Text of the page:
The following discussion in 2 Harper & James, Torts, Â§27.13, pp. 1489 et seq., (1956), cited with approval in Zentz v. Toop, supra, 92 N.J. Super. at 112, may be helpful in understanding the principles involved in the above charges:
Once an occupier has learned of dangerous conditions on his/her premises, a serious question arises as to whether he/she may--as a matter of law under all circumstances--discharge all further duty to his/her invitees by simply giving them a warning adequate to enable them to avoid the harm. A good many authorities, including the Restatement, take the position that he/she may. But this proposition is a highly doubtful one both on principle and authority. The alternative would be a requirement of due care to make the conditions reasonably safe--a requirement which might well be satisfied by warning or obviousness in any given case, but which would not be so satisfied invariably.
* * *
1. Defendants duty. People can hurt themselves on almost any condition of the premises. That is certainly true of an ordinary flight of stairs. But it takes more than this to make a condition unreasonably dangerous. If people who are likely to encounter a condition may be expected to take perfectly good care themselves without further precautions, then the condition is not unreasonably dangerous because the likelihood of harm is slight. This is true of the flight of ordinary stairs in a usual place in the daylight. It is also true of ordinary curbing along a sidewalk, doors or windows in a house, counters in a store, stones and slopes in a New England field, and countless other things which are common in our everyday experience. It may also be true of less common and obvious conditions which lurk in a place where visitors would expect to find such dangers. The ordinary person can use or encounter all of these things safely if he/she is fully aware of their presence at the time. And if they have no unusual features and are in a place where he/she would naturally look for them, he/she may be expected to take care of himself if they are plainly visible. In such cases it is enough if the condition is obvious, or is made obvious (e.g., by illumination). * * *
On the other hand, the fact that a condition is obvious--i.e., it would be clearly visible to one whose attention was directed to it--does not always remove all unreasonable danger. It may fail to do so in two lines of cases. In one line of cases, people would not in fact expect to find the condition where it is, or they are likely to have their attention distracted as they approach it, or, for some other reason, they are in fact not likely to see it, though it could be readily and safely avoided if they did. There may be negligence in creating or maintaining such a condition even though it is physically obvious; slight obstructions to travel on a sidewalk an unexpected step in a store aisle or between a passenger elevator and the landing furnish examples. Under the circumstances of any particular case, an additional warning may, as a matter of fact, suffice to remove the danger, as where a customer, not hurried by crowds or some emergency, and in possession of his/her facilities, is told to watch his/her step or step up at the appropriate time. When this is the case, the warning satisfies the requirement of due care and is incompatible with defendants negligence. Here again, plaintiffs recovery would be prevented by thatfact no matter how careful he/she was. But under ordinary negligence principles the question is properly one of fact for the jury except in the clearest situations.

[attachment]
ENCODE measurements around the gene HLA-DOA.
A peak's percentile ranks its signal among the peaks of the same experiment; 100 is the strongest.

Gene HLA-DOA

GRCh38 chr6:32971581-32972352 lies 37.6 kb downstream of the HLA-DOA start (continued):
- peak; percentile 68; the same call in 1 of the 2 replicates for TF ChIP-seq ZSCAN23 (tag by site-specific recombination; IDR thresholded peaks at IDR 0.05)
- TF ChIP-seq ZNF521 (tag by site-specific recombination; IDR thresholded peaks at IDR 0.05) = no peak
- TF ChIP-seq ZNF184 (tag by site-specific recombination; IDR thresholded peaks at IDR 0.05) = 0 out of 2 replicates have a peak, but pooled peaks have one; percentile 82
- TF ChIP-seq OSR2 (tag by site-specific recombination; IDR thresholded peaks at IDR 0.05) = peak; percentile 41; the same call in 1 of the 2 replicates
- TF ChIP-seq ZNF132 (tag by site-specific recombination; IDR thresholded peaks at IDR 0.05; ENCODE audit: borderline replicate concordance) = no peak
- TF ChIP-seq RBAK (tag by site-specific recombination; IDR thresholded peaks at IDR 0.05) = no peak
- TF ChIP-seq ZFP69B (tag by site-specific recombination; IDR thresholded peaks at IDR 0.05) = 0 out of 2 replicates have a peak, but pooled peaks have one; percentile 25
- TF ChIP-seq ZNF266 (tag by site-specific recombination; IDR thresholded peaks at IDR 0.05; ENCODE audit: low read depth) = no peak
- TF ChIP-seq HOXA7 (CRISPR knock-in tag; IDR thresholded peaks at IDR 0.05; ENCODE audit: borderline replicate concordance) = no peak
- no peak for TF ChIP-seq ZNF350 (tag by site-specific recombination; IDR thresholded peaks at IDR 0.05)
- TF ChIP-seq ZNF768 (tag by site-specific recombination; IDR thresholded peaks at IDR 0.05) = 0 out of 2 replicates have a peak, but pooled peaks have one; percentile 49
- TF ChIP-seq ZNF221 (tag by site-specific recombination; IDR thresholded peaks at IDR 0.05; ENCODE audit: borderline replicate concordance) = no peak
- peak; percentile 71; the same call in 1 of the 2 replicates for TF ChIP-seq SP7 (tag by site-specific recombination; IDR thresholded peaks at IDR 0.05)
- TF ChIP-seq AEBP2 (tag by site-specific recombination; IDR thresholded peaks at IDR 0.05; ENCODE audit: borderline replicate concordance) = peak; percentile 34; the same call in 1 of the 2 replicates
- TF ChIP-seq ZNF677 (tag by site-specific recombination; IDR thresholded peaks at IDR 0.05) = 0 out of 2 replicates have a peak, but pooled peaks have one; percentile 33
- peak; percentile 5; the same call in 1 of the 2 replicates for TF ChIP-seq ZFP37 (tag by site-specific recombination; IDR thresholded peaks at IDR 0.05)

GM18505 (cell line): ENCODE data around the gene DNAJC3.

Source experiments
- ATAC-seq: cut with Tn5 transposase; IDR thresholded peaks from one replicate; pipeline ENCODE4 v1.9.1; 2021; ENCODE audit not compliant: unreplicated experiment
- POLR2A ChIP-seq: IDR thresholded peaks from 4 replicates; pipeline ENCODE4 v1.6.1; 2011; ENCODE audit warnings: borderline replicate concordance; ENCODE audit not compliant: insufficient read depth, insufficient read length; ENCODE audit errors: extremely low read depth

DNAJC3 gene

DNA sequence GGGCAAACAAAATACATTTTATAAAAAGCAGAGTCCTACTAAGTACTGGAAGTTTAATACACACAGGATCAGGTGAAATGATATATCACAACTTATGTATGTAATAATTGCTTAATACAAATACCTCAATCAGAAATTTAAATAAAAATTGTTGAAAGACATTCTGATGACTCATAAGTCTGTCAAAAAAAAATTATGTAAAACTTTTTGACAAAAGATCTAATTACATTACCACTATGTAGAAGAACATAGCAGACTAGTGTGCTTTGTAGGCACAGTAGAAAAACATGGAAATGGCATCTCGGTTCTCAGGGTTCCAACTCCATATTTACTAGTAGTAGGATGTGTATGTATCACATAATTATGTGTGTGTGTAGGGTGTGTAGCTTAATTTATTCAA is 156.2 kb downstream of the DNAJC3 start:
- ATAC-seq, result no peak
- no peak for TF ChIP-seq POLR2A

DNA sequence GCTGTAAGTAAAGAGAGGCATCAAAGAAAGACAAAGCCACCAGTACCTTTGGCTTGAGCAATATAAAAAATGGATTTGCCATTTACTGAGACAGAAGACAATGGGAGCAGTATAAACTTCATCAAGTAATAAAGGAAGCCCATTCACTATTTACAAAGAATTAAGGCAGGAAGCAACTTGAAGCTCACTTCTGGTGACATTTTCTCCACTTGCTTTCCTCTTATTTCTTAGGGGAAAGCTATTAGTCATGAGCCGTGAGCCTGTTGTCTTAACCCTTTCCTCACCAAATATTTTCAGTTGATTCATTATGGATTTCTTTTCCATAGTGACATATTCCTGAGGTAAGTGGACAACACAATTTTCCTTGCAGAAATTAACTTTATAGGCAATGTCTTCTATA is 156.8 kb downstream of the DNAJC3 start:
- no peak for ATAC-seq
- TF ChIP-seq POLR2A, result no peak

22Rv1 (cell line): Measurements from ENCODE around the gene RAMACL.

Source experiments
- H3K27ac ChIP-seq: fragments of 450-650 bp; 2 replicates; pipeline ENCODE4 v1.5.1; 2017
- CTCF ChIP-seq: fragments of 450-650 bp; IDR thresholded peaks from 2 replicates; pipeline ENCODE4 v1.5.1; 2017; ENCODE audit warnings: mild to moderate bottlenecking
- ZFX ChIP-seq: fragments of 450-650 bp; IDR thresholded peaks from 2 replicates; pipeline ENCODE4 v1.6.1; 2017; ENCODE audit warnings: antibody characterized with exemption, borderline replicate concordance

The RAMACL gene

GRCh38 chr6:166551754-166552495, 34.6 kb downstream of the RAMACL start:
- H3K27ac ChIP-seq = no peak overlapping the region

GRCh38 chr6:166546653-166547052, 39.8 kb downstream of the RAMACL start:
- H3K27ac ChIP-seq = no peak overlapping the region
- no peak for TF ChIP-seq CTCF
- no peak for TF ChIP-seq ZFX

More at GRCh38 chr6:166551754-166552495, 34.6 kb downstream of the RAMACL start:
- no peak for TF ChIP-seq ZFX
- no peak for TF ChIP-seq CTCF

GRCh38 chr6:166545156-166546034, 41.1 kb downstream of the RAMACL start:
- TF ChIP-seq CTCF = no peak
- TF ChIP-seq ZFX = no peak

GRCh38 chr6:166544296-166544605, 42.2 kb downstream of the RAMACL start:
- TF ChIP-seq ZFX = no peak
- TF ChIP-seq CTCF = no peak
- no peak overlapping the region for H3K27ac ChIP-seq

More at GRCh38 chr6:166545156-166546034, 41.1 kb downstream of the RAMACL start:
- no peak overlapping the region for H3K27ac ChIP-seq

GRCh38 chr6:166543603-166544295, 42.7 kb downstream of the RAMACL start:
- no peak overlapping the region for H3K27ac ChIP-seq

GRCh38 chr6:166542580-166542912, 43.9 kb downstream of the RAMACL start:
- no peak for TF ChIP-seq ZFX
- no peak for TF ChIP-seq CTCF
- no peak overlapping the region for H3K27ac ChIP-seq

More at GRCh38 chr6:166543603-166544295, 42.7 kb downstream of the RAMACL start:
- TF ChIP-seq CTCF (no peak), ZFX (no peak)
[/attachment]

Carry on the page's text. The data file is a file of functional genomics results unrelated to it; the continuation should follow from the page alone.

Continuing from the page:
In the second line of cases the condition of danger is suchthat it cannot be encountered with reasonable safety even if the danger is known and appreciated. An icy flight of stairs or sidewalk, a slippery floor, a defective crosswalk, or a walkway near an exposed high tension wire may furnish examples. So may the less dangerous kind of condition if surrounding circumstances are likely to force plaintiff upon it, or if, for any other reason, his/her knowledge is not likely to be a protection against danger. It is in these situations that the bit of the Restatements adequate warning rule is felt. Here, if people are in fact likely to encounter the danger, the duty of reasonable care to make conditions reasonably safe is not satisfied by a simple warning; the probability of harm in spite of such precaution is still unreasonably great. And the books are full of cases in which defendants, owing such a duty, are held liable for creating or maintaining a perfectly obvious danger of which plaintiffs are fully aware. The Restatement, however, would deny liability here because the occupier need not invite visitors, and if he/she does, he/she may condition the invitation on any terms he/she chooses, so long as there is full disclosure of them. If the invitee wishes to come on those terms, he/she assumes the risk.